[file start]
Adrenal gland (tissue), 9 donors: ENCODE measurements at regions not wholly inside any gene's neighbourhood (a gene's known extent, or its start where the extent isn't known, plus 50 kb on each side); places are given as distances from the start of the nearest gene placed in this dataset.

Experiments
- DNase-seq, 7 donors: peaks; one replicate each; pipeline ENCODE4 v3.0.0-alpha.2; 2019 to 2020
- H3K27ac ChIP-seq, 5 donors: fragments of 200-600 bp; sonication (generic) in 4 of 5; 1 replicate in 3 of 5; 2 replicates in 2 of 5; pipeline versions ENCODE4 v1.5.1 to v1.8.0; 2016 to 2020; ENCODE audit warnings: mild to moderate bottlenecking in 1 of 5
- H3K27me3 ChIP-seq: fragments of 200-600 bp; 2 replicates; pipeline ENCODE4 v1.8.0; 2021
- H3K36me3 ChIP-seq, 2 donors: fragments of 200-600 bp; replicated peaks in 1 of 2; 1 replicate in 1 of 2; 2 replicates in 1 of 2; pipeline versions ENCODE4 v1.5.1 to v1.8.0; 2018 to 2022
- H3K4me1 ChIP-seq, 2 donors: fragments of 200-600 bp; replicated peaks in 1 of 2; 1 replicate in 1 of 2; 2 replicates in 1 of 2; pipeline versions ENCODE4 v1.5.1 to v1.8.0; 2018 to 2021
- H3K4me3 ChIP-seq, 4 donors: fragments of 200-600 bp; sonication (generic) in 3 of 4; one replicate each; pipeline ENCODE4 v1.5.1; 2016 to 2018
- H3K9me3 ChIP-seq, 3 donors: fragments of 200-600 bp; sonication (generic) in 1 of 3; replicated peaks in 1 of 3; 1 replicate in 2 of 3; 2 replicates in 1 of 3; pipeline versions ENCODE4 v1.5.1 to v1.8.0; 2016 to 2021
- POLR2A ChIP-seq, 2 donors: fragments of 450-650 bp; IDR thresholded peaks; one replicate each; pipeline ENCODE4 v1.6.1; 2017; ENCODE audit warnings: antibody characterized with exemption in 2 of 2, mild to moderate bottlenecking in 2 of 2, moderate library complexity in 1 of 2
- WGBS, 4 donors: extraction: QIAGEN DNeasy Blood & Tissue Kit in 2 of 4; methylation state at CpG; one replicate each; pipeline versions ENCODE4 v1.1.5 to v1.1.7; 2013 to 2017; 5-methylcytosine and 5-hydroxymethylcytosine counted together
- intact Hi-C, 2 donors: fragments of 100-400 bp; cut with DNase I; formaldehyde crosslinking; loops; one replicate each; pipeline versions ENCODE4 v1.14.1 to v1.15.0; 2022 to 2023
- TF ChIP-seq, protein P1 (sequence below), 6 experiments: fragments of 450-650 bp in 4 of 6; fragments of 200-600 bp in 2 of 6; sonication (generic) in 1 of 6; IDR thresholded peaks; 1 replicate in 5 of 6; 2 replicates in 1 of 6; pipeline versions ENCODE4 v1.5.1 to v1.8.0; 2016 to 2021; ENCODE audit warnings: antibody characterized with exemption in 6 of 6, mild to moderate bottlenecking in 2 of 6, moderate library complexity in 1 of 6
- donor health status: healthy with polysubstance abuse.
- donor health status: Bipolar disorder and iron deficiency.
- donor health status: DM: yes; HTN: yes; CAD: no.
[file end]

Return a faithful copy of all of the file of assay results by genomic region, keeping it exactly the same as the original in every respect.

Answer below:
Adrenal gland (tissue), 9 donors: ENCODE measurements at regions not wholly inside any gene's neighbourhood (a gene's known extent, or its start where the extent isn't known, plus 50 kb on each side); places are given as distances from the start of the nearest gene placed in this dataset.

Experiments
- DNase-seq, 7 donors: peaks; one replicate each; pipeline ENCODE4 v3.0.0-alpha.2; 2019 to 2020
- H3K27ac ChIP-seq, 5 donors: fragments of 200-600 bp; sonication (generic) in 4 of 5; 1 replicate in 3 of 5; 2 replicates in 2 of 5; pipeline versions ENCODE4 v1.5.1 to v1.8.0; 2016 to 2020; ENCODE audit warnings: mild to moderate bottlenecking in 1 of 5
- H3K27me3 ChIP-seq: fragments of 200-600 bp; 2 replicates; pipeline ENCODE4 v1.8.0; 2021
- H3K36me3 ChIP-seq, 2 donors: fragments of 200-600 bp; replicated peaks in 1 of 2; 1 replicate in 1 of 2; 2 replicates in 1 of 2; pipeline versions ENCODE4 v1.5.1 to v1.8.0; 2018 to 2022
- H3K4me1 ChIP-seq, 2 donors: fragments of 200-600 bp; replicated peaks in 1 of 2; 1 replicate in 1 of 2; 2 replicates in 1 of 2; pipeline versions ENCODE4 v1.5.1 to v1.8.0; 2018 to 2021
- H3K4me3 ChIP-seq, 4 donors: fragments of 200-600 bp; sonication (generic) in 3 of 4; one replicate each; pipeline ENCODE4 v1.5.1; 2016 to 2018
- H3K9me3 ChIP-seq, 3 donors: fragments of 200-600 bp; sonication (generic) in 1 of 3; replicated peaks in 1 of 3; 1 replicate in 2 of 3; 2 replicates in 1 of 3; pipeline versions ENCODE4 v1.5.1 to v1.8.0; 2016 to 2021
- POLR2A ChIP-seq, 2 donors: fragments of 450-650 bp; IDR thresholded peaks; one replicate each; pipeline ENCODE4 v1.6.1; 2017; ENCODE audit warnings: antibody characterized with exemption in 2 of 2, mild to moderate bottlenecking in 2 of 2, moderate library complexity in 1 of 2
- WGBS, 4 donors: extraction: QIAGEN DNeasy Blood & Tissue Kit in 2 of 4; methylation state at CpG; one replicate each; pipeline versions ENCODE4 v1.1.5 to v1.1.7; 2013 to 2017; 5-methylcytosine and 5-hydroxymethylcytosine counted together
- intact Hi-C, 2 donors: fragments of 100-400 bp; cut with DNase I; formaldehyde crosslinking; loops; one replicate each; pipeline versions ENCODE4 v1.14.1 to v1.15.0; 2022 to 2023
- TF ChIP-seq, protein P1 (sequence below), 6 experiments: fragments of 450-650 bp in 4 of 6; fragments of 200-600 bp in 2 of 6; sonication (generic) in 1 of 6; IDR thresholded peaks; 1 replicate in 5 of 6; 2 replicates in 1 of 6; pipeline versions ENCODE4 v1.5.1 to v1.8.0; 2016 to 2021; ENCODE audit warnings: antibody characterized with exemption in 6 of 6, mild to moderate bottlenecking in 2 of 6, moderate library complexity in 1 of 6
- donor health status: healthy with polysubstance abuse.
- donor health status: Bipolar disorder and iron deficiency.
- donor health status: DM: yes; HTN: yes; CAD: no.